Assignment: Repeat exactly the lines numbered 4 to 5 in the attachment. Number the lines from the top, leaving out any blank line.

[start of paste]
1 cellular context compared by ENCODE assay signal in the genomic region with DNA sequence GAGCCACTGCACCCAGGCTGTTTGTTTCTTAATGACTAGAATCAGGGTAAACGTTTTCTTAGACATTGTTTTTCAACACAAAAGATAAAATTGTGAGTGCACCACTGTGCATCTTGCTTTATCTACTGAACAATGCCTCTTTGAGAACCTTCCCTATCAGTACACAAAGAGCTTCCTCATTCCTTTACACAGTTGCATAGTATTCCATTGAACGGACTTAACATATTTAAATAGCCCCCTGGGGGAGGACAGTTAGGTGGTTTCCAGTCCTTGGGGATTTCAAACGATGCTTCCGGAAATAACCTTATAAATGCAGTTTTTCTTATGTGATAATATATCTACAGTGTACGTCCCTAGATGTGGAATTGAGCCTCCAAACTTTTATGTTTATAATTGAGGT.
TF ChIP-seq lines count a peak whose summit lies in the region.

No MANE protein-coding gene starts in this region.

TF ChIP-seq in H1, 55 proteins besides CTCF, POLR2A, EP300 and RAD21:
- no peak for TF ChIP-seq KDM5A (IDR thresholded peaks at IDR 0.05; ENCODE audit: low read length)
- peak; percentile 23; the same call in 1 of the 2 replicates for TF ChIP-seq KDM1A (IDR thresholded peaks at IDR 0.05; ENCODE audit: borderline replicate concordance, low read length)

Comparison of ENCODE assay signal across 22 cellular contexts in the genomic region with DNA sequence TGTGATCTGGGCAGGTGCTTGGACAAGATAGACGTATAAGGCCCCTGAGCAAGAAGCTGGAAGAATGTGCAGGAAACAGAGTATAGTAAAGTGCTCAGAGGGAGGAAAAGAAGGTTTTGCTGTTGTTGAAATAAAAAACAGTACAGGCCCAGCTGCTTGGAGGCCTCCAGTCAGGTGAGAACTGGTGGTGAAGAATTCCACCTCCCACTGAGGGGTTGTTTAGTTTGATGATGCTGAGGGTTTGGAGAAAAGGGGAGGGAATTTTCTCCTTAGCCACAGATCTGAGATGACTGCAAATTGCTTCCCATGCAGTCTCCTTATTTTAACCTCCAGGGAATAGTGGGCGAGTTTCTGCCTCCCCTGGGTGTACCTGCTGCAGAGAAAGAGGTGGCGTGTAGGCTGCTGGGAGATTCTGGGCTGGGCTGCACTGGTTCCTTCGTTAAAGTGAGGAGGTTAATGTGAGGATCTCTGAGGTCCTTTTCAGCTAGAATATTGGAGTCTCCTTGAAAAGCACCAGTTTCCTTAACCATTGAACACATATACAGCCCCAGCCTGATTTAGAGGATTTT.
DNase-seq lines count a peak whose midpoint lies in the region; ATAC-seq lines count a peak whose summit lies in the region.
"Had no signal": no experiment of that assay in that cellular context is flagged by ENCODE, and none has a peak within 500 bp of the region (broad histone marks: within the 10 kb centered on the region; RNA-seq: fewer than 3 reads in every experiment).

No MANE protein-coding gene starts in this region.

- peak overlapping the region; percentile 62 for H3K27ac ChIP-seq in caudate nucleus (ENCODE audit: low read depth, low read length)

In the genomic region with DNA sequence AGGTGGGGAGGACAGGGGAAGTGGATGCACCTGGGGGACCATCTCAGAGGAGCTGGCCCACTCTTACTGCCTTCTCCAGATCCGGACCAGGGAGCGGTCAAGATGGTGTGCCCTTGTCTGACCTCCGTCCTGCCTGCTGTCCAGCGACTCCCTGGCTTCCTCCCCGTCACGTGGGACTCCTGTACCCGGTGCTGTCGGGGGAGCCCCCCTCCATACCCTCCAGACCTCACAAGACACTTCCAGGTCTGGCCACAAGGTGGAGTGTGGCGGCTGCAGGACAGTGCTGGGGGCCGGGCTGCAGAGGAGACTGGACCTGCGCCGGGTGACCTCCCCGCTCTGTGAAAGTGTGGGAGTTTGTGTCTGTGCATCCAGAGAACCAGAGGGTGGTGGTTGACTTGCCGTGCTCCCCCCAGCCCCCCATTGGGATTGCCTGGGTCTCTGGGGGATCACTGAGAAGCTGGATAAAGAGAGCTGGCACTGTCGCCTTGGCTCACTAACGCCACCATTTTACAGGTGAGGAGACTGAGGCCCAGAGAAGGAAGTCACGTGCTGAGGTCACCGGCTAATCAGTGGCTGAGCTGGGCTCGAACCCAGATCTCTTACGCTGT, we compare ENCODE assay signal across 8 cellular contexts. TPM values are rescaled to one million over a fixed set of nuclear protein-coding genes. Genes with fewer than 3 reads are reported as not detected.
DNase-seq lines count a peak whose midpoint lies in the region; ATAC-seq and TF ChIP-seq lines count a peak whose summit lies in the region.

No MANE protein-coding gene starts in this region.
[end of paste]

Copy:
TF ChIP-seq in H1, 55 proteins besides CTCF, POLR2A, EP300 and RAD21:
- no peak for TF ChIP-seq KDM5A (IDR thresholded peaks at IDR 0.05; ENCODE audit: low read length)